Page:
Truckers Must Electronically Record Their Driving Hours

truck sunset pixlr

It’s one step forward and likely one step back in terms of preventing catastrophic truck crashes in this country.

On December 17, the electronic logging device mandate goes into full effect.  On that day, all appropriate commercial truckers must record their hours of service – time spent on the road – in computerized devices.

How does this help prevent fatal commercial truck accidents?  Electronic logging devices should do a better job keeping dangerously tired truck drivers off the road than the previous process.

Truckers Avoiding Driving Hours Regulations

Prior to the ELD mandate, over-the-road truckers were required to log their hours in paper books.  Unscrupulous truck drivers would keep two set of books.  One recorded their actual driving hours.  The other had fudged records to show law enforcement.

The electronic devices record a trucker’s driving hours automatically, seemingly free from truck driver or truck company manipulation.

Federal Motor Carrier Safety Administration Hours of Service Rules dictate how many hours over-the-road truckers can drive each day and each week.  They also mandate rest periods.

What Rules Govern How Long Truckers Can Drive?

These Hours of Service Rules for truck drivers include:

·         Truckers may work no more than 60 hours over seven consecutive days, or 70 hours over eight days

·         Each working period may not start without 10 consecutive non-working hours

·         Following those 10 “off-duty” hours, truckers may work for up to 14 consecutive hours, but can drive no more than 11 hours

·         After beginning work, applicable commercial truck drivers must take a 30-minute rest break no late than eight hours of being on the job

The ELD Mandate was passed in December 2015.  There was a preliminary compliance deadline of December 2017, with soft enforcement.  This month, the federal government drops all extensions and exceptions to the rule.

After December 17, truck drivers without the proper hour-tracking equipment will be declared out of service and pulled off the road for 10 hours.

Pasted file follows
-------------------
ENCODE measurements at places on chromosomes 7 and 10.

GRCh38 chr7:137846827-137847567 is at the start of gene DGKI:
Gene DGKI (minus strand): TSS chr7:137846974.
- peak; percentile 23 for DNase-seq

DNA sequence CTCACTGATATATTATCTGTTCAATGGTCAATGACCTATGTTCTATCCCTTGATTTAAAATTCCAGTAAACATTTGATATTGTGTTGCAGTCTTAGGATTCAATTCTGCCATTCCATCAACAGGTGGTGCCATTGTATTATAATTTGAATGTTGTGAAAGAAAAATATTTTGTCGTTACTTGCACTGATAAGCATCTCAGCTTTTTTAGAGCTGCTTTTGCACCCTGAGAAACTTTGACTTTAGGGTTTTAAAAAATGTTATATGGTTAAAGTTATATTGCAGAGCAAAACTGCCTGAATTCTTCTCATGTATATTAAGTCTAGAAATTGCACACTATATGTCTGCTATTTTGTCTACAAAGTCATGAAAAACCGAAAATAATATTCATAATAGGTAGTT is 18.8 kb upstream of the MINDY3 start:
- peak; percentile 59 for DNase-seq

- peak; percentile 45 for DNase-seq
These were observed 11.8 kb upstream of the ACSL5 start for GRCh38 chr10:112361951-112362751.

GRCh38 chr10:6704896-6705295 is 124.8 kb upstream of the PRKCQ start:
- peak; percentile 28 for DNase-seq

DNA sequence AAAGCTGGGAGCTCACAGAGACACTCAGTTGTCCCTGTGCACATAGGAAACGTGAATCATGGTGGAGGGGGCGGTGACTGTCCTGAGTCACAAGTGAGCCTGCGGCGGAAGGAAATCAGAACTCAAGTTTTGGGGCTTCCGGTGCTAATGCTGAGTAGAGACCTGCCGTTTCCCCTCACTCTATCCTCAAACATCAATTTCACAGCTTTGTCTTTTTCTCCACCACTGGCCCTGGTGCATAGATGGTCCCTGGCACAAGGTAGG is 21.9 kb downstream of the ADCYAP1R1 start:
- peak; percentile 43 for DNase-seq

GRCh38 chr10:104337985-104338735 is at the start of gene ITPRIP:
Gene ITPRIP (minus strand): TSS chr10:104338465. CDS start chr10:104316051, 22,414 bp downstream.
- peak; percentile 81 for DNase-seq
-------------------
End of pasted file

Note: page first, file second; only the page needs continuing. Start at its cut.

While the pending full enforcement of the ELD Mandate is good news for truck safety, there could be a related change that dilutes that progress. The Hours of Service Rules may soon be watered down.

These rules were first passed 75 years ago and most recently revised in 2011.  Predictably, trucking concerns fought that latest round of revisions, which were stricter than previous versions.

Their efforts may have worked.  The federal government this summer proposed changes to these safety trucking measures, including alterations to the resting requirement and the consecutive 14-hour guideline.

The federal government estimates the changes will save $247 million.  Not coincidentally, these changes are supported by the trucking industry.  No word has been provided as to when or if the FMCSA will implement them, but the public comment period passed in October.

Truckers and trucking companies often put their own economic interests ahead of public safety.  The drive to keep fatigued truckers off the road and trucking companies’ efforts to fight it  is the latest example. While fatal truck crashes continue to climb.

If you had a loved one killed or you were seriously hurt in a crash with a commercial truck, speak with a lawyer experienced in holding truck companies responsible for their negligence.

The choice of a lawyer is an important decision that should not be based solely on advertisements.

Authored by Gray Ritter Graham, posted in Blog December 10, 2019


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